Can you afford to lose your top talent?
13th July 2018
You’ve put the time, effort and resources in to attracting, then employing, talented new hires but don’t fall into the trap of thinking that your work here is done, because it isn’t. You need to work on actively retaining great members of your team – and it might be harder than you think.
Take for example a recent study which looked closely at the behaviours exhibited by 1000 ‘smart talent’ employees. These are the people who are ambitious, advocates of their company, and motivated to be a force for good within their organisation. Shockingly, the study showed that the majority of participants felt they were being prevented from using their skills to reach their true potential.
So what does this mean for companies who are failing to recognise their employees’ abilities and willingness to work hard; it means that almost half of the people that took part in the study are considering looking for a new job in the near future.
So how does a small to medium-sized enterprise ensure that their top talent are not actively seeking employment elsewhere? A decent salary, benefits and perks, and retirement plans are all very well but as the above shows, they’re simply not enough. In fact 57% of the respondents said they’d consider switching jobs if they were offered a greater level of autonomy – proving that money isn’t everything.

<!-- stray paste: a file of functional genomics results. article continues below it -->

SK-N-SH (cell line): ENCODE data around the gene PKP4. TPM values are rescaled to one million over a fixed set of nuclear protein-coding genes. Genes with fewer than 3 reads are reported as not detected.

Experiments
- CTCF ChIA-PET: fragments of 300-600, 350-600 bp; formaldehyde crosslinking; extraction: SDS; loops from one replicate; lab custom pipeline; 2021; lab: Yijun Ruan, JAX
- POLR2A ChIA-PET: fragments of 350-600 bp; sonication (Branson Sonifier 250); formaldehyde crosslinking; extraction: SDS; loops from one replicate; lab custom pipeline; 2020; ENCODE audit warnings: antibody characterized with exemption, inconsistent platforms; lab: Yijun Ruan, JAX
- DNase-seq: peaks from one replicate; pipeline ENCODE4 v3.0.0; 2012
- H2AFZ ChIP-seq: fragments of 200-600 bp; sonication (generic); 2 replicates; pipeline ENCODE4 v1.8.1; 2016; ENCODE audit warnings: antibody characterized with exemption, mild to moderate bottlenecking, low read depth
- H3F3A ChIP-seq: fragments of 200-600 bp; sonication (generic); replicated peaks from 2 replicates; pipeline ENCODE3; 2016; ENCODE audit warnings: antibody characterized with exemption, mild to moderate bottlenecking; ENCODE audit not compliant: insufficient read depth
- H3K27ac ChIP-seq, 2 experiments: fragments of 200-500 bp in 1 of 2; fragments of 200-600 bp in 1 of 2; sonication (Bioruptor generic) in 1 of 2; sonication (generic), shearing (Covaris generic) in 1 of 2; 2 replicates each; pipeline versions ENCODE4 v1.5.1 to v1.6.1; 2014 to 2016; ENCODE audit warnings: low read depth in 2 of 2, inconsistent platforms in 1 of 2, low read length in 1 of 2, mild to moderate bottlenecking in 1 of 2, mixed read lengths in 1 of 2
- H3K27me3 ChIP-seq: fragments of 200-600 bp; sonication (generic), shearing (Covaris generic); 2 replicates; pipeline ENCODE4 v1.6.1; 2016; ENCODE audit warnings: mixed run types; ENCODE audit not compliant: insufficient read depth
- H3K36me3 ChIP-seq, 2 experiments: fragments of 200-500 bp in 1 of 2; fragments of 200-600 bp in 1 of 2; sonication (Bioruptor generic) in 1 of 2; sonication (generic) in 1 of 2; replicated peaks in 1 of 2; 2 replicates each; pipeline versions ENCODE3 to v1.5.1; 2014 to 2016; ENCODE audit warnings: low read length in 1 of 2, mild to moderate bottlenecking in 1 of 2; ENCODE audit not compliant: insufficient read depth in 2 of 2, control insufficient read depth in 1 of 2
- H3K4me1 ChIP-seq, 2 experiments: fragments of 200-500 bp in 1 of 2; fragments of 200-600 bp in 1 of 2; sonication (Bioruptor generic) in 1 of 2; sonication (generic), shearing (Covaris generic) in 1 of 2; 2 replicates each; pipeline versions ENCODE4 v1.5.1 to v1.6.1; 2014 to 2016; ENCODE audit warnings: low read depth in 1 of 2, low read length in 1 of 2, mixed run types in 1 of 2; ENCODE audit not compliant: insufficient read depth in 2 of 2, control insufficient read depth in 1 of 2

First of all, you need to manage the expectations of new hires – the same study revealed that only 49% of smart talent workers said their job met their original expectations. That means you need to craft job descriptions that are accurate and honest, and you need to clearly communicate targets and responsibilities.
People don’t like feeling like a burden – that stands to reason, but when you’re trying to retain top talent you need to proactively make your staff feel like they’re an asset to your business. Ask for their input on everything from client projects to working procedures and they’ll not only feel valued, but you may well be gaining a point of view that you’d never considered.
With 62% of the study’s participants stating that they wish their employer would spend more time and resources enabling them to develop, giving people the opportunity to learn is important. Make sure your top performers realise there’s potential for growth and promotion within the company – don’t let them feel stifled or they’ll start to look elsewhere.
Giving feedback is also crucial: if your staff don’t know what you think of their work how can they improve or correct any issues? Likewise let them know when a job has been well done. If not, they’ll feel ignored – leading to disengagement and, again, the temptation to look for a organisation who lets them know their worth. Your company culture needs to be one of openness and honesty.
Look after your top talent before you lose them and they take their good attitude, attributes and assets to one of your competitors.